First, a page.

to originate its first round of CMBS transactions under a new
platform it launched last year.
At the end of September, the company announced it contributed its first $58 million of collateral in multifamily and retail loans
for an upcoming securitization with Wells Fargo. W&D’s CMBS
platform is on track to contribute $200 million in collateral to
future securitizations by the end of 2014. Meanwhile, its CMBS
originations are likely to accelerate with Walker & Dunlop’s recent
acquisition of Johnson Capital, which has a respectable footprint in
the CMBS market.
The origin of W&D’s CMBS deal is telling, though, for the market. The main reason the firm got into this space was to diversify its
offerings away from its core platform of GSE executions, and in this
respect it appears to have succeeded.
During a recent earnings call, CEO Willy Walker described how
Preparing for the Refi Wave….
the deal came about: “We quoted a three-property, multifamily deal
in June for execution with the GSEs. The borrower requested more
proceeds than an agency loan could provide. So we quoted the
deal for our conduit.”
Then, in the process of quoting the deal for the conduit, the
borrower asked W&D to look at three transitional properties that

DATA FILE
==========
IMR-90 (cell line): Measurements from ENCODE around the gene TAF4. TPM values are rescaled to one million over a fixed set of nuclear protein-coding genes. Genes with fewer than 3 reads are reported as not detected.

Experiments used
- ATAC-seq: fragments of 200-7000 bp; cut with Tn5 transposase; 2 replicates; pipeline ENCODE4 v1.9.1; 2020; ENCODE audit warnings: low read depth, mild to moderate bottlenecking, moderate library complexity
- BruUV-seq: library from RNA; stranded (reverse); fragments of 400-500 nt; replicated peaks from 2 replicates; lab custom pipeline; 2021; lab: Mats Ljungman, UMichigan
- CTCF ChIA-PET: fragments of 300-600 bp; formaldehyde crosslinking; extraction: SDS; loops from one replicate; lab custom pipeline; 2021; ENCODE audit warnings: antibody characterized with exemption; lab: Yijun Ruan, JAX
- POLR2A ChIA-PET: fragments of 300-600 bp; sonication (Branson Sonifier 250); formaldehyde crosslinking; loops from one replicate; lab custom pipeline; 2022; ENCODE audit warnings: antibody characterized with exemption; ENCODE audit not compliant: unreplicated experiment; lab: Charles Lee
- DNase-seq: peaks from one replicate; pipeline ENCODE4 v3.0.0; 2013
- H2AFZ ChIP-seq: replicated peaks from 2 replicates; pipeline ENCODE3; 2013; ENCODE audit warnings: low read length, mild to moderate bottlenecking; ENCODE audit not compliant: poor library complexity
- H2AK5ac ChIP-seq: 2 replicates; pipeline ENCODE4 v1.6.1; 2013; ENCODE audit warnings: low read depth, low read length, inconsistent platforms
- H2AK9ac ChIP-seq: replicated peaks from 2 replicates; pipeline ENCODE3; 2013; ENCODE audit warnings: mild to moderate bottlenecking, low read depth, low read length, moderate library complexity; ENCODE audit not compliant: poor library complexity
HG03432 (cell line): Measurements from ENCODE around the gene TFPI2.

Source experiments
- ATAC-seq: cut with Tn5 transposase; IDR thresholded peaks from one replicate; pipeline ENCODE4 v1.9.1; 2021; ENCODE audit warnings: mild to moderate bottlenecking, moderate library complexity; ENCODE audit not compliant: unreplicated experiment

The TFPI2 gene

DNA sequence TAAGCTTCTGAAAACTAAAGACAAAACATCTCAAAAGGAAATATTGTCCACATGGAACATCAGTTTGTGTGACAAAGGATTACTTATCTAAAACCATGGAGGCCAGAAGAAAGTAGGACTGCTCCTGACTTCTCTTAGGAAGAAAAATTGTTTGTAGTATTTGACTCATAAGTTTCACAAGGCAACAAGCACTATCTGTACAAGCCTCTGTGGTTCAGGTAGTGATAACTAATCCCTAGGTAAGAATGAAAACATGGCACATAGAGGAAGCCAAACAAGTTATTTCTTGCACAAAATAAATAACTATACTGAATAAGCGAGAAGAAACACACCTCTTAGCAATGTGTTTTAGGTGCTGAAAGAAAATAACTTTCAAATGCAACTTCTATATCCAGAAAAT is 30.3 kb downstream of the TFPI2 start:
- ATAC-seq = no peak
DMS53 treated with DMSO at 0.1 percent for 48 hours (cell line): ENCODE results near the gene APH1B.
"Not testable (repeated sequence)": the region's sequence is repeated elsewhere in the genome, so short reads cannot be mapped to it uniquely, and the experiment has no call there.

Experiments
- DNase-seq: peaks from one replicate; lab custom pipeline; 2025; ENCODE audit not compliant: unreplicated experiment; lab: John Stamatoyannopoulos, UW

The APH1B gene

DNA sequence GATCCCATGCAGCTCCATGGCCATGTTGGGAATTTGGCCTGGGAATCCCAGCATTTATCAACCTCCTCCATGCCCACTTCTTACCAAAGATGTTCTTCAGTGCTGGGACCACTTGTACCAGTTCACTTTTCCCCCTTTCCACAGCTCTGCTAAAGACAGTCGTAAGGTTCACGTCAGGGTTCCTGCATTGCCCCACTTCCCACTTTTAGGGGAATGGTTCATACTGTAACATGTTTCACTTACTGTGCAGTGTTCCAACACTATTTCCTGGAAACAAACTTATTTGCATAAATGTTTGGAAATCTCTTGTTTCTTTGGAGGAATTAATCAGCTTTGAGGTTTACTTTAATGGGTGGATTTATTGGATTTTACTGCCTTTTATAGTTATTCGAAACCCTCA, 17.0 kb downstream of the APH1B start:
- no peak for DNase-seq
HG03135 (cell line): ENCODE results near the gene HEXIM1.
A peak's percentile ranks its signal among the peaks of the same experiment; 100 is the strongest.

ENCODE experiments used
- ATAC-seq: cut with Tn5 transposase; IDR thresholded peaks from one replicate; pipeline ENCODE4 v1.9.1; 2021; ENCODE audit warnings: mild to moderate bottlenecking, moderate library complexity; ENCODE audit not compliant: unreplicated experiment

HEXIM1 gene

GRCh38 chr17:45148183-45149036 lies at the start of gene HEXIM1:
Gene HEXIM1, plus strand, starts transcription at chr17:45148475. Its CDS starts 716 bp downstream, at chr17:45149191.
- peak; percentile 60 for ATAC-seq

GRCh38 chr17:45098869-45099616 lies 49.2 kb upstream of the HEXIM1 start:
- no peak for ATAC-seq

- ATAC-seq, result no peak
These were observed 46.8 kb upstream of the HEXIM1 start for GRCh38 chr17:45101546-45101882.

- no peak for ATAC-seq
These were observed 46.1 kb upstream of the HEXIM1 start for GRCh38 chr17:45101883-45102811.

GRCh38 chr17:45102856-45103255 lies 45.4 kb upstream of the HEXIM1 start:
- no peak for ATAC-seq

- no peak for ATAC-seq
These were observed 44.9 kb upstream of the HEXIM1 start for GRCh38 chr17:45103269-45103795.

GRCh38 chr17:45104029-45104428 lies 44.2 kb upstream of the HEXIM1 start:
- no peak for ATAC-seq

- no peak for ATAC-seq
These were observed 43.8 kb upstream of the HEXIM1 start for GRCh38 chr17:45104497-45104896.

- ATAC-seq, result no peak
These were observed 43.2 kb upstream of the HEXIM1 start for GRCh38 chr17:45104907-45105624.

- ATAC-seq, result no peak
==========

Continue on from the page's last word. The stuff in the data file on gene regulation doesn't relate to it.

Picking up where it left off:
needed bridge financing, which also wound up being funded. “A
year ago we would have lost the deal after providing the GSE
quotes,” Walker said. “Today, due to our new CMBS conduit and
scaled balance sheet lending operation, we financed these six prop-
erties, totaling $67 million.”
It is, in other words, how CMBS was meant to operate in the
capital markets: as a complementary backstop when other lending
doesn’t quite fit the borrower’s needs. All courtesy of a new pro-
vider in the market.
These new providers and the solid macroeconomic environment and commercial real estate fundamentals suggest that the
CMBS ecosystem is ready for what is expected to be one of its
biggest challenges post the 2008 financial crisis: refinancing the
$600 billion or so of loans made during 2005-2006 time period.
Certainly this bonanza is one driver for these new entrants. In
September, when the Macquarie Group and Principal Real Estate
Investors announced they were partnering on a new CMBS platform the upcoming wave of refis was cited. “There will be a substantial volume of commercial mortgage loans maturing over the
next few years,” says Timothy Gallagher, New York City-based
managing director and head of commercial real estate markets at
Macquarie. “That provides Macquarie with a sound opportunity
…With New Underwriting Standards in the Background
However, there’s one tiny glitch for some of these hopeful borrowers in waiting: standards have changed considerably since
It’s a CMBS 2.0 world now and besides the statutory changes
to the model, underwriters are not likely to forget the lessons of
2008. Yes, there is more aggressiveness in the underwriting, but
it is nowhere close to previous iterations.
“This is a major issue: a lot of these loans that have been
locked up in CMBS for the past 10 years are looking to refinance out, and there have been a lot of changes,” says Matthew
McGovern, a 20-year industry veteran, who recently joined the
Irvine, CA-based GRS Group as director of its national leadership team.
*Source: MBA 2012
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